98 Cal. Daily Op. Ser v. 1346, 98 Daily Journald.a.r. 1849united States of America, Plaintiff-appellee, v. Christopher Ray Contreras, Defendant-appellant, 136 F.3d 1245 (9th Cir. 1998)

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US Court of Appeals for the Ninth Circuit - 136 F.3d 1245 (9th Cir. 1998) Argued and Submitted Jan. 14, 1998. Decided Feb. 25, 1998. As Amended March 25, 1998

Heather E. Williams, Assistant Federal Public Defender, Tucson, AZ, for defendant-appellant.

Roger L. Duncan and Virginia C. Kelly, Assistant United States Attorneys, Tucson, AZ, for plaintiff-appellee.

Appeal from the United States District Court for the District of Arizona; John M. Roll, District Judge, Presiding. D.C. No. CR-96-793-TUC-JMR.

Before CHOY, SCHROEDER and NOONAN, Circuit Judges.

NOONAN, Circuit Judge:

Christopher Ray Contreras was convicted of possession of marijuana with intent to distribute in violation of 21 U.S.C. § 841(a) (1) and sentenced to the mandatory five-year imprisonment provided by the statute. He appeals the district court's denial of a sentencing reduction under the so-called Safety Valve, 18 U.S.C. § 3553(f) (5). He argues that he satisfied the statute by providing information to his probation officer. Holding that a probation officer is not "the Government" for the purposes of the Safety Valve, we affirm the district court.


On October 30, 1996, Contreras was stopped by the border patrol as he drove a truck on a forest service road south of Parker Canyon Lake, Arizona. The officer smelled marijuana, and Contreras acknowledges that it was what was hidden under wooden boards in the truck. He consented to the officer's search which disclosed 498 lbs. of marijuana. Contreras showed the officer where he had loaded the marijuana into the truck. Later in the day he told an officer, "I was just doing this to pay off my truck." Contreras barred any further questioning or discussion of the offense after he was advised of his Miranda rights and later refused the prosecution's request that he talk to a DEA agent selected by the prosecution as its representative for the Safety Valve debriefing.


Contreras was indicted for violation of 21 U.S.C. § 841(a) (1). He entered a plea agreement with the government by which his sentence would be no more than 37 months if he were eligible for the Safety Valve reduction. In an interview with the probation officer for the preparation of the presentence report, Contreras told the officer that he had become involved through friends who were affiliated with a marijuana supplier known as Lopez and that Lopez had offered to pay him $5,000 to transport the load from Sierra Vista to Mesa, Arizona. The probation officer's presentence report treated Contreras as having qualified for the Safety Valve.

At sentencing, the government disputed Contreras' contention that he had qualified for the reduction by what he had told the probation officer. The government took the position that it was entitled to have him "talk to someone in law enforcement about his involvement in this offense." The government also expressed doubt that he was telling truthfully all that he knew. The court held that he had not qualified for the Safety Valve.

Contreras appeals.


Under 18 U.S.C. § 3553(f) the court must sentence "without regard to any statutory minimum sentence", if at sentencing, "after the Government has been afforded the opportunity to make a recommendation", (1) the defendant does not have more than 1 criminal history point, as determined under the sentencing guidelines; (2) the defendant did not use violence or credible threats of violence or possess a firearm or other dangerous weapon in connection with the offense; (3) the offense did not result in death or serious bodily injury to any person; (4) the defendant was not an organizer, leader, manager, or supervisor of others in the offense, as determined under the sentencing guidelines and was not engaged in a continuing criminal enterprise; and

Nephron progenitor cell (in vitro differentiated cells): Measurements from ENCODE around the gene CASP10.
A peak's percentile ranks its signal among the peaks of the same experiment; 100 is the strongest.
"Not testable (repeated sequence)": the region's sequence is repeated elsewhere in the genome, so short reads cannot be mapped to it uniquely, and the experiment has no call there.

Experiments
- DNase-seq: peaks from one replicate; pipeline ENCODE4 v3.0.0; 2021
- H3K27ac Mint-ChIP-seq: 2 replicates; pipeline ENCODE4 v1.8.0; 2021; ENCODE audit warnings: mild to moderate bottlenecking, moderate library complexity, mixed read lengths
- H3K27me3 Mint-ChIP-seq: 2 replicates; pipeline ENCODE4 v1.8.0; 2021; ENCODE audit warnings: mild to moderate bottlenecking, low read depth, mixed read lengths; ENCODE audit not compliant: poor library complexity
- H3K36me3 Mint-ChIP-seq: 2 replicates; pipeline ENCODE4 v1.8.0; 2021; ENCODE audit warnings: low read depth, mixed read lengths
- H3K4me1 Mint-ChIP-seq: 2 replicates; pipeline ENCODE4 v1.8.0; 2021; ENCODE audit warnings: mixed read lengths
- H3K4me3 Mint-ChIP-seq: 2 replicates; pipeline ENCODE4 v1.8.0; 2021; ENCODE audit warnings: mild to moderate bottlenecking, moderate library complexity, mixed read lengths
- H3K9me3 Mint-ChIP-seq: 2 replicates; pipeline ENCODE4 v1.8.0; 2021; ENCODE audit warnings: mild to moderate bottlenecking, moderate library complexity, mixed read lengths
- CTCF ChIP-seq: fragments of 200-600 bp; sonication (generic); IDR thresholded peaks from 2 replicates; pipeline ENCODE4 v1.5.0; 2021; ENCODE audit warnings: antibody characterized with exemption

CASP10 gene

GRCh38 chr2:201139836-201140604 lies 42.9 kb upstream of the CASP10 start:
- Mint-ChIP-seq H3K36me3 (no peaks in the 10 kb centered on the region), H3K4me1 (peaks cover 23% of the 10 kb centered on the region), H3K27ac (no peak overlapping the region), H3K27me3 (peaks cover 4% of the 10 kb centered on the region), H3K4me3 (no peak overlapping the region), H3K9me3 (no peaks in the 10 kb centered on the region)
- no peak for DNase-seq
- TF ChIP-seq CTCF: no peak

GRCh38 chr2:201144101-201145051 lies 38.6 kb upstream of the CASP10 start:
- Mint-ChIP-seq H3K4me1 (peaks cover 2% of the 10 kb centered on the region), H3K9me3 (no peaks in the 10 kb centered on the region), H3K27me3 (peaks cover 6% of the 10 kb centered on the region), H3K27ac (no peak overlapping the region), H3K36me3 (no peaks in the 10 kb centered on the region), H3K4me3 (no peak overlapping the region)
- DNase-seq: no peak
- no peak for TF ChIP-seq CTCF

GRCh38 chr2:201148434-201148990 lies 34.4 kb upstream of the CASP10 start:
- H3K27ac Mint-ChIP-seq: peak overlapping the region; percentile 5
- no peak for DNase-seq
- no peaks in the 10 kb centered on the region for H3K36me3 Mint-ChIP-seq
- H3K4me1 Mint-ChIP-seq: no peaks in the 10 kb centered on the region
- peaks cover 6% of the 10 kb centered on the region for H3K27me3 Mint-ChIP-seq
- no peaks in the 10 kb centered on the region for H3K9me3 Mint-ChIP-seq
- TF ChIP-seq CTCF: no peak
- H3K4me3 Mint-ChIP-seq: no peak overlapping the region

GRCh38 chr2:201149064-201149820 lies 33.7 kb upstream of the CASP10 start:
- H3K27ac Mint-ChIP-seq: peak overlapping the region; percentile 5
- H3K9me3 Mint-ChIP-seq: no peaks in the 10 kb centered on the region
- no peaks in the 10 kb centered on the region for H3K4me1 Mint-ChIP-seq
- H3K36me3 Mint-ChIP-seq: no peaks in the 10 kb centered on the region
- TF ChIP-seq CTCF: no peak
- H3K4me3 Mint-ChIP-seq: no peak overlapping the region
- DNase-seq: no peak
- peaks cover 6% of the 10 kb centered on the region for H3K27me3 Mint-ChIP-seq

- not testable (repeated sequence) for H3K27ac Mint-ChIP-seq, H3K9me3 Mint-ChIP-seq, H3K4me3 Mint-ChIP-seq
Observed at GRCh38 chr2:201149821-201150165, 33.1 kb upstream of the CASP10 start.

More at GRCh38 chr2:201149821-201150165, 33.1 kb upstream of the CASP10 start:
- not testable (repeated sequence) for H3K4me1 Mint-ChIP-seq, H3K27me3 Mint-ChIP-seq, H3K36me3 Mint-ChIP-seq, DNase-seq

(5) not later than the time of the sentencing hearing, the defendant has truthfully provided to the Government all information and evidence the defendant has concerning the offense or offenses that were part of the same course of conduct or of a common scheme or plan, but the fact that the defendant has no relevant or useful other information to provide or that the Government is already aware of the information shall not preclude a determination by the court that the defendant has complied with this requirement.

Contreras met the first four qualifications. His argument is that the probation officer is "the Government" for purposes of the fifth criterion.

The term "the Government" is used twice in § 3553(f), the first time in reference to a recommendation. In that first reference the Government's attorney is clearly the person meant. It would be strange if a different meaning was intended by "the Government" a few sentences later.

There are additional reasons for concluding that "the Government" means the government's attorney. The Safety Valve provisions have been incorporated into the Guidelines, U.S.S.G. § 5C1.2. In the commentary on the Guidelines, Application Note 8 makes a cross-reference to Fed. R. Crim. P. 32(c) (1), (3) in commenting on the government's opportunity to make a recommendation. The cross-referenced rule refers to "counsel for the government" and to the "attorney for the government".

Contreras' argument has also been made in two other circuits and rejected. United States v. Jimenez Martinez, 83 F.3d 488, 495 (1st Cir. 1996); United States v. Rodriguez, 60 F.3d 193 (5th Cir. 1995). By implication, although not by holding, we have already treated "the government" as the "prosecutor". United States v. Real-Hernandez, 90 F.3d 356, 356-61 (9th Cir. 1996). We now make explicit our agreement with the other circuits that have considered the issue.